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Informing the Integration Debate with Recent Experience

  • Larry Minear

Extract

The overriding challenge faced by policy-makers in the post–Cold War era is not, as many would have us believe, the achievement of integration of humanitarian action into the prevailing politico-military context. It is rather the protection of its independence. The debate, rather than focusing on fitting humanitarian action more snugly into the given political framework, should explore how to ensure the indispensable independence of humanitarian actors from that framework.

The experience of the Humanitarianism and War Project, an action-oriented research and publications initiative studying humanitarian activities in post–Cold War conflicts, suggests the essential elements of such independence. They include structural protection for humanitarian action against political conditionality; more sensitivity to local perceptions regarding humanitarian actors and action; tighter discipline within the humanitarian sector by those providing assistance and protection; increased attention to the origins of aid resources and of the personnel administering them; greater participation and ownership by local institutions and leaders in crisis countries; and an agreed overarching political framework that gives higher priority to human security.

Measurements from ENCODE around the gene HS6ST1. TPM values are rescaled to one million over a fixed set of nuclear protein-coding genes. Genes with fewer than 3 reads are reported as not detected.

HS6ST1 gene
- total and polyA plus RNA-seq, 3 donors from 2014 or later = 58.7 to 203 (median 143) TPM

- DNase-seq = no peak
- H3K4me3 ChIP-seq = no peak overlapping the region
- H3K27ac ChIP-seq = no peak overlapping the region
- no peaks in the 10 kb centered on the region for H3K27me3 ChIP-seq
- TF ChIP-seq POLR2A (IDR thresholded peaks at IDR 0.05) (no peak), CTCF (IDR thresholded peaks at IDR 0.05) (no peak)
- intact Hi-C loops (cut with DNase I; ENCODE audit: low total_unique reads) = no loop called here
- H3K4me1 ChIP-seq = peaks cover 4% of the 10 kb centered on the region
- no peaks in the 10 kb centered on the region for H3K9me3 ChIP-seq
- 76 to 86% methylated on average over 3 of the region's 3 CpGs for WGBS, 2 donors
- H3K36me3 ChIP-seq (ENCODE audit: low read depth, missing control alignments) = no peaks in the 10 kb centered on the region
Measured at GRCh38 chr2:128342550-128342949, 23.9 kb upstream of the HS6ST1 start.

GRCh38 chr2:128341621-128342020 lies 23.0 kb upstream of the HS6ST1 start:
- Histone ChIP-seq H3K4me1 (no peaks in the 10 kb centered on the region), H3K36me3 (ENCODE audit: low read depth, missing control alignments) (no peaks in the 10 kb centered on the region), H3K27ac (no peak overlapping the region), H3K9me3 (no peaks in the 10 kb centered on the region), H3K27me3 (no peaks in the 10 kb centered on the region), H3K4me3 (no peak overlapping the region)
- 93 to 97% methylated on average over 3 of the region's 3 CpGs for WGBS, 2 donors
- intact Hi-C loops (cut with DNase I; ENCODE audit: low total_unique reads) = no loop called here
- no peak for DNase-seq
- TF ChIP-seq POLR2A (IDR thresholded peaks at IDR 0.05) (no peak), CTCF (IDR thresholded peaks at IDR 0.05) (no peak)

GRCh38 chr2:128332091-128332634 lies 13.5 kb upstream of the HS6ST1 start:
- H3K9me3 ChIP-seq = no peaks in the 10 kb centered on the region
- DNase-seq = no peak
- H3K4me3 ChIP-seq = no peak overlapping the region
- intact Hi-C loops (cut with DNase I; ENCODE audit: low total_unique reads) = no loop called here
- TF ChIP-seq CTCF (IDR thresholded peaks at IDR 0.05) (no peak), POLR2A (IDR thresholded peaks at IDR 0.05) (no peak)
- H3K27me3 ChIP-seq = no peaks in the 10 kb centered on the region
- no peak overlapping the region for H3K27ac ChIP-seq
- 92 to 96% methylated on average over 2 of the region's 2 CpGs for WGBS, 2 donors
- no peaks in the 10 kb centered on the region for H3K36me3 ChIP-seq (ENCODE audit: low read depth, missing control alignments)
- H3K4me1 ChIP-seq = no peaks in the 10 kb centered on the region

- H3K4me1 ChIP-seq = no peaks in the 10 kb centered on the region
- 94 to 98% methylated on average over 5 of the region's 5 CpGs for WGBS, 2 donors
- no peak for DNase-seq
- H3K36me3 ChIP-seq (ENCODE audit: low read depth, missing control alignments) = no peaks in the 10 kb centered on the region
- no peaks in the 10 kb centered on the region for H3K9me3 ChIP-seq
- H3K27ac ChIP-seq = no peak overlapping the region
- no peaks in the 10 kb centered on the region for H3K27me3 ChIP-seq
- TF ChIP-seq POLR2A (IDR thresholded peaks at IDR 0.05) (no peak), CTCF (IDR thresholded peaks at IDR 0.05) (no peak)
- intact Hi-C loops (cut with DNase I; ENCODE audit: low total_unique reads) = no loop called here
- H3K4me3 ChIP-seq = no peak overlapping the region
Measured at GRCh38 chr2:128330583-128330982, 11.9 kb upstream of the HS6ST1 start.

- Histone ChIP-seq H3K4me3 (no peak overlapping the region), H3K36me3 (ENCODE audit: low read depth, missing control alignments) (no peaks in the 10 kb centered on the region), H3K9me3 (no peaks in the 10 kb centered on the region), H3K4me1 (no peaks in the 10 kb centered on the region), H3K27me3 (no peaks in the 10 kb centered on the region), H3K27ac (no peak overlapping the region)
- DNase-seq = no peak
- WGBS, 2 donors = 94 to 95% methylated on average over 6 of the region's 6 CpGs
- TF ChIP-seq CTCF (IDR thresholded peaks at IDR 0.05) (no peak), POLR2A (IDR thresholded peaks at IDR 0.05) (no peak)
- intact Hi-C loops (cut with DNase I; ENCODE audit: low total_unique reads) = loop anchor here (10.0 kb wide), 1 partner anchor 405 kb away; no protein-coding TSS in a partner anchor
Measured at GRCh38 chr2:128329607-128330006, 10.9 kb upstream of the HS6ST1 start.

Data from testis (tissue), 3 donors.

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1 Most of the Humanitarianism and War Project's publications are available at http://hwproject.tufts.edu .

2 For a more extended discussion, see Minear, Larry, The Humanitarian Enterprise: Dilemmas and Discoveries (Bloomfield, Conn.: Kumarian, 2002), pp. 132–34, 75f'f.

3 Médecins Sans Frontièrs, “MSF Pulls Out of Afghanistan,” July 28, 2004; available at http://www.msf.org/countries/page.cfm?articleid=8851DF09-F62D-47D4-A8D3EB1E876A1EoD.

4 Ibid., pp. 101102.

5 Egeland, Jan , “ Humanitarianism under Fire ,” Christian Science Monitor, August 5, 2004; available at http://www.csmonitor.com/2004/0805/p09s01-coop.html .

6 Slim, Hugo , “ With or Against? Humanitarian Agencies and Coalition Counter-Insurgenc y” ( Geneva: Centre for Humanitarian Dialogue, July 2004 ), p. 4.

7 Ingram, James, “The Future Architecture for International Humanitarian Assistance,” in Weiss, Thomas G. and Minear, Larry, eds., Humanitarianism Across Borders: Sustaining Civilians in Times of War (Boulder, Colo.: Lynne Rienner, 1993), p. 183.

8 Sommers, Marc, The Dynamics of Coordination (Providence: Watson Institute, 2000 ), p. 41.

9 Report of the Secretary-General, UN General Assembly, 13th session, document A/3934, October 9,1958, para. 158ff.

10 Minear, Larry, van Baarda, Ted, and Summers, Marc, NATO and Humanitarian Action in the Kosovo Crisis (Providence: Watson Institute, 2000 ), p. 6768.

11 Ibid.

12 Telephone conversation between DPA headquarters official and the author.

13 Comments made at the roundtable , “ Humanitarian Aid and Intervention: The Challenges of Integration ,” Carnegie Council on Ethics and International Affairs, New York, N.Y.,, October 30, 2003 .

14 Minear, , The Humanitarian Enterprise, pp. 102103.

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Informing the Integration Debate with Recent Experience

  • Larry Minear

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